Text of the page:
When a 45-ft high inflatable sculpture by Jeff Koons first went on display at Rockefeller Center in New York on 12 May, the artist’s gallery, Gagosian, revealed only that the artist based Seated Ballerina (2017) “on a small porcelain figurine”. But the maker of the original ceramic piece was quickly revealed online: the Ukrainian artist Oksana Zhnikrup, who created dozens of statuettes for mass production in the Soviet Union.
After widespread accusations of cultural appropriation and an enquiry by The Art Newspaper, Koons’s studio released a statement to us on 25 May acknowledging Oksana Zhnikrup and further revealing that Koons has a licence to use her work.
Zhnikrup’s grandson, Maxim Lozovoy, told Ukrainian media that representatives of Koons acquired rights to two works in September 2010. One is the inspiration for Seated Ballerina; the other is the statuette on which Koons’s Ballerinas (2010-14) is based (showing a crouching dancer tying the laces of another; an edition is currently on display at the Gagosian Gallery in Beverly Hills). Koons’s studio and Gagosian both declined to provide further details.
Elena Korus, a Ukrainian art historian based in Kiev who is writing a book on Zhnikrup, told us that Koons also bought rights from the heirs of the Kiev Experimental Art Ceramics Factory, which shut down in 2006. (Koons’s studio declined to confirm this.) Zhnikrup and her ex-husband, Vladislav Shcherbina, Ukraine’s most famous ceramics artist in the Soviet era, both worked at the factory for decades. Once works went into mass production, “the rights no longer belonged to the artist” but passed to the factory, Korus says.
Oksana Zhnikrup was born in 1931 in Chita, Siberia, to Ukrainian parents; her grandfather had moved to Siberia before the Revolution to build railroads. Her mother was an actress, her father a civil servant who was executed in 1937 under dictator Joseph Stalin after being accused of being a spy. Zhnikrup was not permitted to study in Kiev because of her family background and instead went to art school in Odessa, where she met Shcherbina. Their marriage was short-lived but they worked together for years at the Kiev factory. The works they produced had to comply with Soviet rules on artistic production; approved themes included the military and the glorification of labour.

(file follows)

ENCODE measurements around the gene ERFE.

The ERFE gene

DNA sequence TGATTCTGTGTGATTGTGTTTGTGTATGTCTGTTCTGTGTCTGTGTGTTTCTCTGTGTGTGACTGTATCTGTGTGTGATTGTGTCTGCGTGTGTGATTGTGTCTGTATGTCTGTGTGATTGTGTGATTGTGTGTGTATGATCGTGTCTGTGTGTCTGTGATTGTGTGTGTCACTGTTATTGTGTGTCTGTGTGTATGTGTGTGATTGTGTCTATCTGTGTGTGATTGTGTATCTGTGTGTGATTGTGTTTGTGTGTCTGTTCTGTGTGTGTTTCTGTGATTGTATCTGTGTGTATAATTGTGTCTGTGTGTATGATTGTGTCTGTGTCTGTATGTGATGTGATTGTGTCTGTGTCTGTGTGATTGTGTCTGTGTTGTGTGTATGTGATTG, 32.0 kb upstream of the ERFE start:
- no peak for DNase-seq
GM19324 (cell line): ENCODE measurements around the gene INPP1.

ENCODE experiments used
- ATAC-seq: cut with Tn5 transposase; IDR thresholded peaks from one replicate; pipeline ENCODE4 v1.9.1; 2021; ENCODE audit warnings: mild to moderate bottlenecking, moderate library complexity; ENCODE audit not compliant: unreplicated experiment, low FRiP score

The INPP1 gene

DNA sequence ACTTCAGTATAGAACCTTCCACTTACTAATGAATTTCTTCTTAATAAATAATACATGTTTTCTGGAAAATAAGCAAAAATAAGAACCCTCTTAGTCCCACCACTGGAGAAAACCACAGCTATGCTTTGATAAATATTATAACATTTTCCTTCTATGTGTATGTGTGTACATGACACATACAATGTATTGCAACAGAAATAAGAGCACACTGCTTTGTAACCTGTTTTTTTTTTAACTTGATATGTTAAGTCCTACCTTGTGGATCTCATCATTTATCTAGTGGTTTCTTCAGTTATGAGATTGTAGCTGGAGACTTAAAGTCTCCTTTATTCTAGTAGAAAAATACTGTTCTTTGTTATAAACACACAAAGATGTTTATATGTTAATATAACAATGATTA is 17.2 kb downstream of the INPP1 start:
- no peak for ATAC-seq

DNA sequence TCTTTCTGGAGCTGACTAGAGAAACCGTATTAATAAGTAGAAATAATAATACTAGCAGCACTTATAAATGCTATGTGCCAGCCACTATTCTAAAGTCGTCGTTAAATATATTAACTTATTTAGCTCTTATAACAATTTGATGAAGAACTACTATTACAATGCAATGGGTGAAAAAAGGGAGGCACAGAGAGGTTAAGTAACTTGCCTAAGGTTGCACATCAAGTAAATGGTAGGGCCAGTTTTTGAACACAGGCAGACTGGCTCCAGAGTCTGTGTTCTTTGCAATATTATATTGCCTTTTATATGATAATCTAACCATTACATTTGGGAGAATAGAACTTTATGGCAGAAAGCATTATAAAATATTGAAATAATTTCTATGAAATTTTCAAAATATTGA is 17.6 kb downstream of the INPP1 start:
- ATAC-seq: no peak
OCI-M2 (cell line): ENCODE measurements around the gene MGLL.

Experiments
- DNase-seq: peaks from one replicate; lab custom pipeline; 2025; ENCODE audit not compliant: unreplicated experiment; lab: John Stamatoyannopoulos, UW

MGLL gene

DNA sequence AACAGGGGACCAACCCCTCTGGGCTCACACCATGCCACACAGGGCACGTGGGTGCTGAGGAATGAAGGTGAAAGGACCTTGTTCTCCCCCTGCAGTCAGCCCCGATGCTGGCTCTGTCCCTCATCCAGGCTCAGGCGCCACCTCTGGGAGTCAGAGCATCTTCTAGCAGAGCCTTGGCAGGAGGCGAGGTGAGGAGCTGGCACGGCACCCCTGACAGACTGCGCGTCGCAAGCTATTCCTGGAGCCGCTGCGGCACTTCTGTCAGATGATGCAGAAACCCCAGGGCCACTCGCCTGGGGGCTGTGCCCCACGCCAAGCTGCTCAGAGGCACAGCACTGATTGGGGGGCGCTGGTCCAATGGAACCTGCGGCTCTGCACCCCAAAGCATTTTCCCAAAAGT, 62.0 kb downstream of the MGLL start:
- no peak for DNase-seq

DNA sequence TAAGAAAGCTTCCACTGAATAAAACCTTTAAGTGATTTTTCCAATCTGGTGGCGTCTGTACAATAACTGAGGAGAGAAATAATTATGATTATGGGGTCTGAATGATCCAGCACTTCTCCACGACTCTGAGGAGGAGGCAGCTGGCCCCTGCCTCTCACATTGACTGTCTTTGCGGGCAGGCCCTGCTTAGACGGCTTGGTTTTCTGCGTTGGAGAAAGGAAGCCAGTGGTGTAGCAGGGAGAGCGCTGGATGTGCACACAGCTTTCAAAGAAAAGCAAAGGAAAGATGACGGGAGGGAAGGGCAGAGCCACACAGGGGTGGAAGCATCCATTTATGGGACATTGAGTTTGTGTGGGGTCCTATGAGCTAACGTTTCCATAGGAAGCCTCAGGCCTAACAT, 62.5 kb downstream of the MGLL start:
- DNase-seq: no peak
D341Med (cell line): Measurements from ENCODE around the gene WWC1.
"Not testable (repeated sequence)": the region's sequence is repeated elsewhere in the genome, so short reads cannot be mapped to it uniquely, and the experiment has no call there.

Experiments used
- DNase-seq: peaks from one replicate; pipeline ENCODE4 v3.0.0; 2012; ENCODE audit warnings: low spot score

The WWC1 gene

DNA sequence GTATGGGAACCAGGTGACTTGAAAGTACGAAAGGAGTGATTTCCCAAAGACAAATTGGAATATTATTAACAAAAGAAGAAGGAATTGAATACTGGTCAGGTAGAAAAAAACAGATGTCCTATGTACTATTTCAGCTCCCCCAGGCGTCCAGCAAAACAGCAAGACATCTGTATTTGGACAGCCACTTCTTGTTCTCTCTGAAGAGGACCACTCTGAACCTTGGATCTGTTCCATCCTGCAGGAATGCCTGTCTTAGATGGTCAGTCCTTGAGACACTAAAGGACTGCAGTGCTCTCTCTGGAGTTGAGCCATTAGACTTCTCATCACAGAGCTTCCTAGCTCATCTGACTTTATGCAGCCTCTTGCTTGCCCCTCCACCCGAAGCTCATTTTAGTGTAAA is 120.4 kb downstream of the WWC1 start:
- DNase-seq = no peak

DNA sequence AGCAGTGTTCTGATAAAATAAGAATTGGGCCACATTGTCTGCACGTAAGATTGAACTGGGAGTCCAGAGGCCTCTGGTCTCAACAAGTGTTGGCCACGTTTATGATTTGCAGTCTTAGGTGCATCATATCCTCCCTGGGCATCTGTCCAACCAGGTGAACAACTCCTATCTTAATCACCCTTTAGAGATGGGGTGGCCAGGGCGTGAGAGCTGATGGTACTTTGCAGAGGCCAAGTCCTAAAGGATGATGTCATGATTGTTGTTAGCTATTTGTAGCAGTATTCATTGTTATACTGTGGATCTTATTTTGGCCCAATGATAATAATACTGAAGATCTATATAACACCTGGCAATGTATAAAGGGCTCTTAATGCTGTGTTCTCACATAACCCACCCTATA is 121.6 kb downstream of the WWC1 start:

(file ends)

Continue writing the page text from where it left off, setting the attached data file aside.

Koons’s Seated Ballerina is based on a work called Lenochka—an affectionate diminutive of the name Elena—by Zhnikrup. Her other statuettes ranged in subject matter from literary characters, including the Russian and Ukrainian writer Nikolai Gogol and the Danish author Hans Christian Andersen, to ideological depictions of teachers and peasants.
After Shcherbina and Zhnikrup divorced, he married Tamara Ostrovskaya, who also worked at the Kiev factory. Speaking to The Art Newspaper, Ostrovskaya, 74, said that making the figurines was a labour-intensive process. The statuettes had to “go through four firings”, she says. “It is very expensive.”
When the Kiev Experimental Art Ceramics Factory closed down in 2006, Koons’s agents asked to buy the rights to the works produced there by Zhnikrup, Korus says. Zhnikrup’s heirs were asked to sign documents confirming that they were not against this transfer of rights. She says: “Of course they weren’t against it…there was no longer any factory and this art had been forgotten.”
Now its value has skyrocketed. The Petrodvorets Watch Factory, which makes the celebrated Raketa brand worn by Soviet cosmonauts, has jumped on the bandwagon. In June, the company opened an exhibition of Zhnikrup’s ballerina porcelain figures at its Moscow store as part of a promotion for its new line of Ballerina watches, designed by the Bolshoi Ballet soloist Anna Tikhomirova. The show is scheduled to travel to its factory museum in Peterhof in September and then in October to Paris, where Raketa recently opened a branch.
Raketa is also selling Zhnikrup’s statuettes on its website at astronomical prices, promoting them as the “originals” behind Koons’s works. Lenochka is on offer for up to €500,000.
Ballet dancers on parade Jeff Koons has produced versions of Seated Ballerina since 2010. One 7ft-tall stainless steel edition is on permanent display at Oceana Bal Harbour, a residential complex near Miami Beach, developed by the Argentinian businessman Eduardo Costantini. This edition of Seated Ballerina was first shown at Malba in Buenos Aires, the museum set up by Costantini, in 2016.
Meanwhile, a show of works by Koons at Gagosian Gallery in Beverly Hills (until 18 August) includes another stainless steel version of Seated Ballerina as well as another work, Ballerinas (2010-14), inspired by an original figurine by Oksana Zhnikrup.
Koons has also made an 18in-high painted wooden figurine of Seated Ballerina (2015) in an edition of 50. One sold at Phillips, London in January for £93,750. S.K.